Spaghetti Bolognese is my go to comfort food. It never fails to cheer me up or warm me up when needed, and even the act of making it is oddly comforting, go figure! But sometimes you just can’t be bothered… Sometimes you just want the comfort without the effort. Which is where this awesome new recipe find from Delicious Magazine comes in to play! Normally I’ll tinker with a recipe, but this is one instance where the recipe was perfect straight out of the box (so to speak!).
The veal makes this feel like a really indulgent supper, and I love how the sauce is rich but light thanks to missing out the ubiquitous can of tomatoes that goes into most ragu sauces. The splash of red wine vinegar at the end helps cut through some of that richness, and adds a wonderful counter flavour to the otherwise sweet ragu.
I’ve said it before, and I’ll say it again, I love recipes that taste like they were hard work but are actually anything but. This recipe is a perfect example of that, super easy to throw together but tastes like something that required an awful lot more time in the kitchen then it actually did. And the long slow cooking makes it the perfect Sunday night supper 🙂
ps – if you don’t like veal then mince beef would work just as well, and appreciate the slow cooking just as much.
- 50g butter
- 1 carrot, finely chopped
- 2 onions, finely chopped
- 1 celery stick, finely chopped
- 300g British rose veal mince
- 3 tbsp tomato purée
- 150ml white wine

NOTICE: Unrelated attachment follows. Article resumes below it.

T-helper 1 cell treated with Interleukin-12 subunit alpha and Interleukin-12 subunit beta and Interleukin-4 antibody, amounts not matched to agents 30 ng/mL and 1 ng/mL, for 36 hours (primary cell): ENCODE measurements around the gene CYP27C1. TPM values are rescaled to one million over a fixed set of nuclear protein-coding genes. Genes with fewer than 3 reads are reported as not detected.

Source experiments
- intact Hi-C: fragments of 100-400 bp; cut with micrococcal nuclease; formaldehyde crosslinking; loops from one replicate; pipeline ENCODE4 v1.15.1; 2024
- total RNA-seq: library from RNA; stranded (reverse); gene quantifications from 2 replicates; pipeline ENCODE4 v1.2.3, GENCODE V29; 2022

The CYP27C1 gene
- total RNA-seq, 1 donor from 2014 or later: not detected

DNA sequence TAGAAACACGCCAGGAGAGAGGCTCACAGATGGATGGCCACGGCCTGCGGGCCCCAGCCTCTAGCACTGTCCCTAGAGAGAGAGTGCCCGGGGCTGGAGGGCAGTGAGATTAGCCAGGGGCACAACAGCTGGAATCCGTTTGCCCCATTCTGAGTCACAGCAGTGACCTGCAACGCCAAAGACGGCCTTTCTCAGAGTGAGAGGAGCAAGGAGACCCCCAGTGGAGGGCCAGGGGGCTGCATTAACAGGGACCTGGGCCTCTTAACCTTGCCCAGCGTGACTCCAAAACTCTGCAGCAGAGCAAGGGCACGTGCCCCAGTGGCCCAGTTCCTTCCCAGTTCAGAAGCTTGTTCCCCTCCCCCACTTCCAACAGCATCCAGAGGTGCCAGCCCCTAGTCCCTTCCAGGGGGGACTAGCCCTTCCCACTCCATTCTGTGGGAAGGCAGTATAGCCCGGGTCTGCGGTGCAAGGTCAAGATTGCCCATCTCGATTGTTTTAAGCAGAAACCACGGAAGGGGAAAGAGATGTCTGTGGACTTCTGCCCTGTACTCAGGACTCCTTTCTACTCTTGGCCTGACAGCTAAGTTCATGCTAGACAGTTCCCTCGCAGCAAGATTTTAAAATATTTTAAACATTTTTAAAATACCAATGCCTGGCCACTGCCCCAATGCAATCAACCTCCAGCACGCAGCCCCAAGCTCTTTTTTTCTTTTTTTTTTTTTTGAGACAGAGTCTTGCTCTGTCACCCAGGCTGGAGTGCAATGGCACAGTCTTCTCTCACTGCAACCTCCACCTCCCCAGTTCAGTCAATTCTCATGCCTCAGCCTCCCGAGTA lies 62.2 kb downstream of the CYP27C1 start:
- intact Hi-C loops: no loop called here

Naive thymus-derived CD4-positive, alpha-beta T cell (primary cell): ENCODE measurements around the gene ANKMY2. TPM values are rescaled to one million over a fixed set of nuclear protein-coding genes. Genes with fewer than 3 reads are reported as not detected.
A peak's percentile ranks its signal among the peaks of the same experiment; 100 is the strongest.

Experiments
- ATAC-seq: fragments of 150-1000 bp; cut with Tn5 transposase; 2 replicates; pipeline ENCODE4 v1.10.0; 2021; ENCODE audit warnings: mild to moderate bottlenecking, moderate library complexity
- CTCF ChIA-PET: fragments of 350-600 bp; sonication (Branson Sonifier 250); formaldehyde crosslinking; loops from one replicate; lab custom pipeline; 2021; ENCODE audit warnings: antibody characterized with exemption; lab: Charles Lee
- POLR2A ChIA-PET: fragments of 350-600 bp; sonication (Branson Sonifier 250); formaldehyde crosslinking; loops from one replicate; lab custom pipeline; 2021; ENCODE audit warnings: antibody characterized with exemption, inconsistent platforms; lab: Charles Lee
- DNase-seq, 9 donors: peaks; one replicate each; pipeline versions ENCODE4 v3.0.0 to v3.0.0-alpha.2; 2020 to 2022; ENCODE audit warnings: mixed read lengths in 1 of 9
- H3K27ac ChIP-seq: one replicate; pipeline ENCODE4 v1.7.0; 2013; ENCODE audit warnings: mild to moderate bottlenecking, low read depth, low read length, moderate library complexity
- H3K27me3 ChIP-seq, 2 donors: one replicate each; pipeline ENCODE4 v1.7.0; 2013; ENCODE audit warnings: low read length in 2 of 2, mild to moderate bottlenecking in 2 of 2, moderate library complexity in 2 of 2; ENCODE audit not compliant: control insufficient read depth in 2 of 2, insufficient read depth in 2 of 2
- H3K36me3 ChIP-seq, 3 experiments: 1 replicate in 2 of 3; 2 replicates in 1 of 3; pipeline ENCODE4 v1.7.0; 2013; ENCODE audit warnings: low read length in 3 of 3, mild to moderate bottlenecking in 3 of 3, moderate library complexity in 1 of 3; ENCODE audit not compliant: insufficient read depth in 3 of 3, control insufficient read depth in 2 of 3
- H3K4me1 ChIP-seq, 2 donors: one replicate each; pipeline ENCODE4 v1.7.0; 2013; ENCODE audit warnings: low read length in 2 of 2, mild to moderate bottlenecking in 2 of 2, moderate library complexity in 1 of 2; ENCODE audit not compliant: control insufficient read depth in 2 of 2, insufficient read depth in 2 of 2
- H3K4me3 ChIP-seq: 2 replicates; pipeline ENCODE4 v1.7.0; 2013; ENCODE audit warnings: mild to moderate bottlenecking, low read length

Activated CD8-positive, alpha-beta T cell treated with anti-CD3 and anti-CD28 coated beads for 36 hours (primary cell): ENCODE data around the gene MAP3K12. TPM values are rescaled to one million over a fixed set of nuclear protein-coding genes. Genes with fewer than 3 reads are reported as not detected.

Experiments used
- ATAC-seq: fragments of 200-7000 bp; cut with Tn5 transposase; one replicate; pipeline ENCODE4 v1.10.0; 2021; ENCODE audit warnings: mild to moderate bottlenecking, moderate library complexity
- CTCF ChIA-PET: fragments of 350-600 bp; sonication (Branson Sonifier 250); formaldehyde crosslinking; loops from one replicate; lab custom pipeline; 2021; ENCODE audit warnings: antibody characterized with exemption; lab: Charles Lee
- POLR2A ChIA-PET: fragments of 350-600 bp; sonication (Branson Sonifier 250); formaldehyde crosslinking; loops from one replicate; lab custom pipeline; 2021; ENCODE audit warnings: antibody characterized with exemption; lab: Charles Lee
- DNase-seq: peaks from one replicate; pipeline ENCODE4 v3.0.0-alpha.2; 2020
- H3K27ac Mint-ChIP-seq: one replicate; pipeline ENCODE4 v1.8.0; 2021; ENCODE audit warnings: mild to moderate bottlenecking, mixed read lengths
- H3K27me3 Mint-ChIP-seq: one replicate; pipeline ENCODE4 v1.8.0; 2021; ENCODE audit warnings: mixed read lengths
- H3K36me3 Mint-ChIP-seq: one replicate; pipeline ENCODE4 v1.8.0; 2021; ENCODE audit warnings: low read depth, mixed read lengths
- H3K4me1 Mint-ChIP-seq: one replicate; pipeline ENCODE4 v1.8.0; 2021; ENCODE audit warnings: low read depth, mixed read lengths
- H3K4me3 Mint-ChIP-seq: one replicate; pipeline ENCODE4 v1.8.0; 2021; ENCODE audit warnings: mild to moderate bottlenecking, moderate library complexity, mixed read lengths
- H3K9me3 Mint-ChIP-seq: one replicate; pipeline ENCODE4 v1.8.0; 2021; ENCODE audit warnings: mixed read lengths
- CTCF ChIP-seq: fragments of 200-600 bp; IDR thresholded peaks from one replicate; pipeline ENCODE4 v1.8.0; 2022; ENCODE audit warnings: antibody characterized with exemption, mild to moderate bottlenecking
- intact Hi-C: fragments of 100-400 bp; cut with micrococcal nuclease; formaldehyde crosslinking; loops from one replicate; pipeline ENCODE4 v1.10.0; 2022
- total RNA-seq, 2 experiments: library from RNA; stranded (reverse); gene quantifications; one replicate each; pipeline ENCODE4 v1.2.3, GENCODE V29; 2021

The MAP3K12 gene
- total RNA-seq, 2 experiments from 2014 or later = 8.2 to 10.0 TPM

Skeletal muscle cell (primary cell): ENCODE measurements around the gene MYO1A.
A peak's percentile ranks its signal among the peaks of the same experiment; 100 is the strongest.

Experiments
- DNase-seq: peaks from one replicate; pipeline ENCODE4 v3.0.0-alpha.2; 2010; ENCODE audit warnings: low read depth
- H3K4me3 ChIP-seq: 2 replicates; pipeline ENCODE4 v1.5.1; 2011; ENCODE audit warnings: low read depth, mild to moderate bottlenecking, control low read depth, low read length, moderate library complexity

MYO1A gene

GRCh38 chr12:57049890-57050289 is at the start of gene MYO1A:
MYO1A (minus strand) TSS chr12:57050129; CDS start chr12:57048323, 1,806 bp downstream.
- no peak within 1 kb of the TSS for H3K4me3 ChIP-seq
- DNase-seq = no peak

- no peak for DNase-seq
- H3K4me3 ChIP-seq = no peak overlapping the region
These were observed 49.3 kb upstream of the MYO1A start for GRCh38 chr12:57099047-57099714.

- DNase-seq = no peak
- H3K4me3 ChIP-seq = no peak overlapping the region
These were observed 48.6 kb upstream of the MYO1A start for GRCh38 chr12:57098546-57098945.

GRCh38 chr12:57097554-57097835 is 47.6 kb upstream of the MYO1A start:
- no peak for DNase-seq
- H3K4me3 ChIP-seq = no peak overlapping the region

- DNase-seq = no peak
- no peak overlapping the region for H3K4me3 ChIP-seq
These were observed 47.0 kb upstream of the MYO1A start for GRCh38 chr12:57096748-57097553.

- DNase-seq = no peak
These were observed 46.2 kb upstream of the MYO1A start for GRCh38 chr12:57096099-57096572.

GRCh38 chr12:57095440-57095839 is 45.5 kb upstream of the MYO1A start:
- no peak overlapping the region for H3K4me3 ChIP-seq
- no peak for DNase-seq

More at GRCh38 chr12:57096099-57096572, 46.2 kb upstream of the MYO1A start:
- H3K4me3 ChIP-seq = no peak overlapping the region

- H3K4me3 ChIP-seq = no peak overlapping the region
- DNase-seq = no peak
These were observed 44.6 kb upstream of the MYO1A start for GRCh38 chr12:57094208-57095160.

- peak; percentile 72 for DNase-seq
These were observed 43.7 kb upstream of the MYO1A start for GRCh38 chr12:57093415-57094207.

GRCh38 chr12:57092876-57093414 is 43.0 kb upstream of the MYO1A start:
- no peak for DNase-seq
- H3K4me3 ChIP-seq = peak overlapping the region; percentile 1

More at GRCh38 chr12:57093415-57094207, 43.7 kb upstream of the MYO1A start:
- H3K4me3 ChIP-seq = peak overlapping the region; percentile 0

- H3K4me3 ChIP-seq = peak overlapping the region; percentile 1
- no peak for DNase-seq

- 250ml beef stock
- 100ml milk
- Splash of red wine vinegar
- 400g cooked fresh tagliatelle
- Start with a large saucepan or wok over a medium heat and melt your butter before adding all of the chopped veg. Gently fry until the onions are going transluscent, then remove to a plate.
- In the same pan, add the veal mince and give it a good season. Turn the heat up until the meat is browned off.
- Add the tomato puree and stir through the meat, and then cook for a couple of minutes before adding the veg back into the pan and giving everything a good stir.
- Next, add the white wine and, still on a high heat, bubble for 2 minutes before adding the beef stock and milk.
- Once it’s all bubbling again, turn the heat down until your ragu is simmering and then cover. Leave it to simmer away 1½-2 hours, giving it a stir every now and then and tasting to check the seasoning.
- Take the lid off for the last half hour of cooking. If it's too dry add more stock.
- Just before you’re serve, stir through a splash of red wine vinegar, then toss through the tagliatelle and plate up with generous shavings of parmesan.